There is a common perception that you should choose your type system based on the scale of your project. If you’re writing a little program (i.e., a script), you should use a dynamically typed language like Python or Ruby. If you’re building a large complicated piece of software, you’re better off with a statically typed language like Java or (for the adventurous) OCaml.

I’ve always suspected that this is wrong; that static types improve your life even when writing small programs, although the advantage is clearly smaller. At least, this should be true for statically typed languages like OCaml and Haskell whose syntactic overhead is fairly low. But I’ve never been able to fully convince myself of this, because there has always been a set of practical barriers that prevented me from using my favorite language, OCaml, in this role. For one thing, the standard OCaml distribution is very much a “batteries not included” affair. OCaml’s standard library is well implemented, but it is small and idiosyncratic. Our own internal standard library,

core, is much more complete, but we don’t want to check out and compile within our massive source tree every time we write a one-off script. And we don’t want to have to keep these scripts up-to-date as our libraries evolve. Languages like Python and Perl do a great job of providing a stable platform for little programs.

A few months ago, we addressed some of OCaml’s limitations in this regard by periodically stamping out “ocaml scripting environments”: custom OCaml toplevels with some of our standard libraries baked in. You can use these interpreters as you’d use a python executable, by stuffing it into a #! declaration at the top of a script. And we don’t uninstall old versions when we roll new ones, so scripts based on an older install can continue working indefinitely without modification.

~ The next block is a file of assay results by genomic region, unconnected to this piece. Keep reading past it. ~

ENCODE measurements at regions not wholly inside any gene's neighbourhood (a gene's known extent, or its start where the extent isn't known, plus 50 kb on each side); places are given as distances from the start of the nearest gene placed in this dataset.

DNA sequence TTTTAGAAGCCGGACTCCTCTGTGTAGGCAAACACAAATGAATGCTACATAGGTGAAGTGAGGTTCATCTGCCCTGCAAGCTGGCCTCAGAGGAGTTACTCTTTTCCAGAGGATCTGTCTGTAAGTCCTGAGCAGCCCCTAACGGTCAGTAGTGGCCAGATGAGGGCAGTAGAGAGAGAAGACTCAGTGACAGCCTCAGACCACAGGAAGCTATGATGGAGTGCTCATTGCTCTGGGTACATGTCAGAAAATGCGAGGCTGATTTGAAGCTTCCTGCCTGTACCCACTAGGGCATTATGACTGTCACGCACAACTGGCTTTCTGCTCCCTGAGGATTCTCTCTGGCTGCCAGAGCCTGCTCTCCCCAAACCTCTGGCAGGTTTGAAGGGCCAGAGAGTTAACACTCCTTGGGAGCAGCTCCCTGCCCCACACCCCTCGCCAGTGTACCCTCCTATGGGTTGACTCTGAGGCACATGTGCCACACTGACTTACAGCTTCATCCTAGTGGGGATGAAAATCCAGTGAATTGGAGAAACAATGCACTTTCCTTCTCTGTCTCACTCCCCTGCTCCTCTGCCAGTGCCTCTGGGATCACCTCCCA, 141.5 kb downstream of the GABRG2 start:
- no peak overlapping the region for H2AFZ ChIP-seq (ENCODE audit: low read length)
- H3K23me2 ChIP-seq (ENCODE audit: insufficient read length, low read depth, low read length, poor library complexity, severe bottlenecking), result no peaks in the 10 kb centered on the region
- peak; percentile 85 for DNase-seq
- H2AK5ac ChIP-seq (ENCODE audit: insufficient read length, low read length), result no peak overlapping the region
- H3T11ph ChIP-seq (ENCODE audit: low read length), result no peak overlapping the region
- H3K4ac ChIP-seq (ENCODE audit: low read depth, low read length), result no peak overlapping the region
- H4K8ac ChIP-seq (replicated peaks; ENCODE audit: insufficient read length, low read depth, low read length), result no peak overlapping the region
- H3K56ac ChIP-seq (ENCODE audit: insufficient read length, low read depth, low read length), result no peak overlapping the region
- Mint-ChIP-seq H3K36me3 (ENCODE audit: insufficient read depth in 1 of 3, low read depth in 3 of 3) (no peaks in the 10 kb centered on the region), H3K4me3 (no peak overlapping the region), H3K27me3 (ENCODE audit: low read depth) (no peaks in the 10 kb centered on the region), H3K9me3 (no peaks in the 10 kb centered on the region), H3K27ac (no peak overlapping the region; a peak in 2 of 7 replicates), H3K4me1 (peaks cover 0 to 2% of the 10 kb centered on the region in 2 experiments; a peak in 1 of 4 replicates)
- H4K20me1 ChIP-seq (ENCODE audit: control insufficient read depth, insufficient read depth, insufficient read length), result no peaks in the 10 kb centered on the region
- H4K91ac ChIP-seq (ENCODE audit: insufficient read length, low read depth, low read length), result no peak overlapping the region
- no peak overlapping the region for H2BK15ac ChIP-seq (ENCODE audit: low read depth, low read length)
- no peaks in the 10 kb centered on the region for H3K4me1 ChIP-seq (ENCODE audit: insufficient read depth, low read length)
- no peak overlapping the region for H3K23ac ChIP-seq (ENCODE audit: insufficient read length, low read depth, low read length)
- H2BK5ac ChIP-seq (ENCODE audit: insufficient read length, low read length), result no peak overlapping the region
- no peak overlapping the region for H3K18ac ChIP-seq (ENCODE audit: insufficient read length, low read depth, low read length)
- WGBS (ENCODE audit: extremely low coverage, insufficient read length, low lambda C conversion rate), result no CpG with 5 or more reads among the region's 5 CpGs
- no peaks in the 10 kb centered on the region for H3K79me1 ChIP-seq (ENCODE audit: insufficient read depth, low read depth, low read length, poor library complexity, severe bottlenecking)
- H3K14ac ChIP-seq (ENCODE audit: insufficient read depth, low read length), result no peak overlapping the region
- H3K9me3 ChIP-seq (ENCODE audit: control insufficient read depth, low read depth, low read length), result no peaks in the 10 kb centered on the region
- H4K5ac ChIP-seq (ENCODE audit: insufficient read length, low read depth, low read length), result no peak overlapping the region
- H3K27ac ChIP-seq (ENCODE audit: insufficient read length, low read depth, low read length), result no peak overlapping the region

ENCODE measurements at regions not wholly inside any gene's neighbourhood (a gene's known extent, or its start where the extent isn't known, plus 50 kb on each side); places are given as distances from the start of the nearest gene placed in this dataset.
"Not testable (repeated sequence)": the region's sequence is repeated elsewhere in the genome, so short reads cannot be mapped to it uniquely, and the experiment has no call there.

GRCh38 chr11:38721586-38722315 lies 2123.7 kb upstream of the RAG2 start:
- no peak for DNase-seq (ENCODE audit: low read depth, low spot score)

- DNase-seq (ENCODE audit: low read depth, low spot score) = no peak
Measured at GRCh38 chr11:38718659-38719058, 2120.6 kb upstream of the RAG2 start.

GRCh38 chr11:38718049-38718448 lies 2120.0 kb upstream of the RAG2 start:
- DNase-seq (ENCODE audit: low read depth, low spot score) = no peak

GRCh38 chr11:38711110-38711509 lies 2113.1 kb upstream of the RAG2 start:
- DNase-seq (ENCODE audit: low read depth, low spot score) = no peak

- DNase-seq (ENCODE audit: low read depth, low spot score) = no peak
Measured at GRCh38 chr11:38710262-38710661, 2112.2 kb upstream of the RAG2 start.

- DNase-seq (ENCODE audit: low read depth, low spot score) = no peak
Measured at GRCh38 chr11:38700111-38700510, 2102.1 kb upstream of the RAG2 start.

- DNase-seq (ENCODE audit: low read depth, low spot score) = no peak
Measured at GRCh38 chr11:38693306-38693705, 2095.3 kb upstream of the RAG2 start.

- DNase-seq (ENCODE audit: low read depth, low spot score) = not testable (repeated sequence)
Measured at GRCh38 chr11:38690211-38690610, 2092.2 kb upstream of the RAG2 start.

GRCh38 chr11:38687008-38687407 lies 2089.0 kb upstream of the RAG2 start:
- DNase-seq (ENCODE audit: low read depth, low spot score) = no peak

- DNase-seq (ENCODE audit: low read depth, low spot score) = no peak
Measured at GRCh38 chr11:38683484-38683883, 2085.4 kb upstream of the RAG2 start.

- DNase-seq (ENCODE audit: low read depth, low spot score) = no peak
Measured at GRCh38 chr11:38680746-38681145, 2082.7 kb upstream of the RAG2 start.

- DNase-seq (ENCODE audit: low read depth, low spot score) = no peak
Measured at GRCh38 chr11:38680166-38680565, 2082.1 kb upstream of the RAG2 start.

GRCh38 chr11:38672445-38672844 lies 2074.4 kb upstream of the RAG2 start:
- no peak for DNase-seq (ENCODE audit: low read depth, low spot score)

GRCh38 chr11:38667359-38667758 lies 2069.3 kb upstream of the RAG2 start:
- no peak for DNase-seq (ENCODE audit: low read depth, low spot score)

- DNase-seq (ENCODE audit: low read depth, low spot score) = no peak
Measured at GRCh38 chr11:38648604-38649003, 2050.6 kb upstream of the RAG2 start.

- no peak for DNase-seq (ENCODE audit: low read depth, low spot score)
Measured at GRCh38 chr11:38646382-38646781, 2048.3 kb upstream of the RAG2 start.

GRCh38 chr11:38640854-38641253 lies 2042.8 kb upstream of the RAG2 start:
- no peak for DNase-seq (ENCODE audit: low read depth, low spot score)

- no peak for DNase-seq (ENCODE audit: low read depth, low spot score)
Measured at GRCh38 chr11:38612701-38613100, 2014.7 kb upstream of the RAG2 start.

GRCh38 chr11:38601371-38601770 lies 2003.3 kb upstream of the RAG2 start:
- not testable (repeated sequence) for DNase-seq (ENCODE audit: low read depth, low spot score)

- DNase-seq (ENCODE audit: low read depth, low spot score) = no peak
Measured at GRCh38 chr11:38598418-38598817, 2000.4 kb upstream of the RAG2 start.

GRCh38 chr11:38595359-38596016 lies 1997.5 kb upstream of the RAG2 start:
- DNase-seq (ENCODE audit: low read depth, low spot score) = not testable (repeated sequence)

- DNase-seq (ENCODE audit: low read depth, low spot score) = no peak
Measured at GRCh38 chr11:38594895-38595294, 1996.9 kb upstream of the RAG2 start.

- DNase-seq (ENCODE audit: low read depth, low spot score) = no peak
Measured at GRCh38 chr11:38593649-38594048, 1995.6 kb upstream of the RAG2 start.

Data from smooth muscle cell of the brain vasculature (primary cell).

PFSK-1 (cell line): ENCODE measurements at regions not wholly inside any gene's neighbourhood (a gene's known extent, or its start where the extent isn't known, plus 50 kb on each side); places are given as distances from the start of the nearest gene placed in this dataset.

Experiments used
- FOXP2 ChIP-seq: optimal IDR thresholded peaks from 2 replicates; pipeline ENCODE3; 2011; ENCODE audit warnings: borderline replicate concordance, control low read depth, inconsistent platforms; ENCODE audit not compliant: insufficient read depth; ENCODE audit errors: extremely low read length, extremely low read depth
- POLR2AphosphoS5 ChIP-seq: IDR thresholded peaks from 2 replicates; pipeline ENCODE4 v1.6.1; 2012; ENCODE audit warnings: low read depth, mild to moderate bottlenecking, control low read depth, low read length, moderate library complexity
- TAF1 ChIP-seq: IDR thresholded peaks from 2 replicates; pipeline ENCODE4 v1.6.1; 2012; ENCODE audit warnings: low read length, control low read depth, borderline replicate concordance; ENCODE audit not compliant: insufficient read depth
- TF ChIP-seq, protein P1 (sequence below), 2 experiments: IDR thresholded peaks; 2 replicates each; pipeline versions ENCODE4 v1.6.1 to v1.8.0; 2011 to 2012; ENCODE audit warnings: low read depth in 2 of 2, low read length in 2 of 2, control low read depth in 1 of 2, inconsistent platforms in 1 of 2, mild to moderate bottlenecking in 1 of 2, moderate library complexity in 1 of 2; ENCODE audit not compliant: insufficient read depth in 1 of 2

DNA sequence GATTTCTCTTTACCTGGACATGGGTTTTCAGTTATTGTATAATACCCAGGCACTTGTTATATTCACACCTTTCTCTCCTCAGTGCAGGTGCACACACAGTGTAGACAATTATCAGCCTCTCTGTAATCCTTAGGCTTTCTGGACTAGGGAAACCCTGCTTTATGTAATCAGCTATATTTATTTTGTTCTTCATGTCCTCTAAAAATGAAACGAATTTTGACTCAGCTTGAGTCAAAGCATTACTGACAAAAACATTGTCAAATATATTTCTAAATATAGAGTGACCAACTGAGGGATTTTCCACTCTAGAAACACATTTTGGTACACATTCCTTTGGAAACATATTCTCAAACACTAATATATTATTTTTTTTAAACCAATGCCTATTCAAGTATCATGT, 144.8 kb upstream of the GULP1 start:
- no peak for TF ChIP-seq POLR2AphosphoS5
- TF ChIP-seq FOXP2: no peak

Now that we have this at our disposal, it’s confirmed my suspicion that typed scripting is a net win. We’ve started using this for more and more, for everything from auto-generation of config files to nagios checks to scripts for sending emails.

My conclusion is that OCaml with the right libraries can be very lightweight, and that the type system is a big time-saver. When I create a new ocaml script, the type errors that the compiler detects are almost universally real bugs, and as such reduce the amount of time it takes me to go from nothing to a working script.

And to boot, when our first version is in OCaml rather than Bash or Ruby, it’s easier (for us, anyway) to scale that script up to a real program if the need arises.

Are you a sysadmin who’s not afraid of closures? Then break out of your shell, and apply for a job at Jane Street.